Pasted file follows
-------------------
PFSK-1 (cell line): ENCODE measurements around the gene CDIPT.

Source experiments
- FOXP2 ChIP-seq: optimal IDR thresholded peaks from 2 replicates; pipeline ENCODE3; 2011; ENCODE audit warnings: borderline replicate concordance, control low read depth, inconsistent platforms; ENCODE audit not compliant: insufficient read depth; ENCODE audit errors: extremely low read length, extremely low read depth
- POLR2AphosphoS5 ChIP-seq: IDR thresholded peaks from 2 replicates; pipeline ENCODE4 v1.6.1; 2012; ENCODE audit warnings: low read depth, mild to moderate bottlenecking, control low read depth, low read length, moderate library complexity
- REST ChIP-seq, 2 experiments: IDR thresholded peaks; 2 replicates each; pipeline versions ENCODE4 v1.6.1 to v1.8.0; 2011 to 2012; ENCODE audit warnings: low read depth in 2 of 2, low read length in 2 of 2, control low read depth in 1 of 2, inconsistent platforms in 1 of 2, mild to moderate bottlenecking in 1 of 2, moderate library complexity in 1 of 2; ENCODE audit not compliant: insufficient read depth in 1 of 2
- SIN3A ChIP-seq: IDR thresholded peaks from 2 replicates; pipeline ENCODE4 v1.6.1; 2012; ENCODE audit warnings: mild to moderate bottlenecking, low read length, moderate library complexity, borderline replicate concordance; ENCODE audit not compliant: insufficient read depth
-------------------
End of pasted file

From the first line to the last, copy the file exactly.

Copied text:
PFSK-1 (cell line): ENCODE measurements around the gene CDIPT.

Source experiments
- FOXP2 ChIP-seq: optimal IDR thresholded peaks from 2 replicates; pipeline ENCODE3; 2011; ENCODE audit warnings: borderline replicate concordance, control low read depth, inconsistent platforms; ENCODE audit not compliant: insufficient read depth; ENCODE audit errors: extremely low read length, extremely low read depth
- POLR2AphosphoS5 ChIP-seq: IDR thresholded peaks from 2 replicates; pipeline ENCODE4 v1.6.1; 2012; ENCODE audit warnings: low read depth, mild to moderate bottlenecking, control low read depth, low read length, moderate library complexity
- REST ChIP-seq, 2 experiments: IDR thresholded peaks; 2 replicates each; pipeline versions ENCODE4 v1.6.1 to v1.8.0; 2011 to 2012; ENCODE audit warnings: low read depth in 2 of 2, low read length in 2 of 2, control low read depth in 1 of 2, inconsistent platforms in 1 of 2, mild to moderate bottlenecking in 1 of 2, moderate library complexity in 1 of 2; ENCODE audit not compliant: insufficient read depth in 1 of 2
- SIN3A ChIP-seq: IDR thresholded peaks from 2 replicates; pipeline ENCODE4 v1.6.1; 2012; ENCODE audit warnings: mild to moderate bottlenecking, low read length, moderate library complexity, borderline replicate concordance; ENCODE audit not compliant: insufficient read depth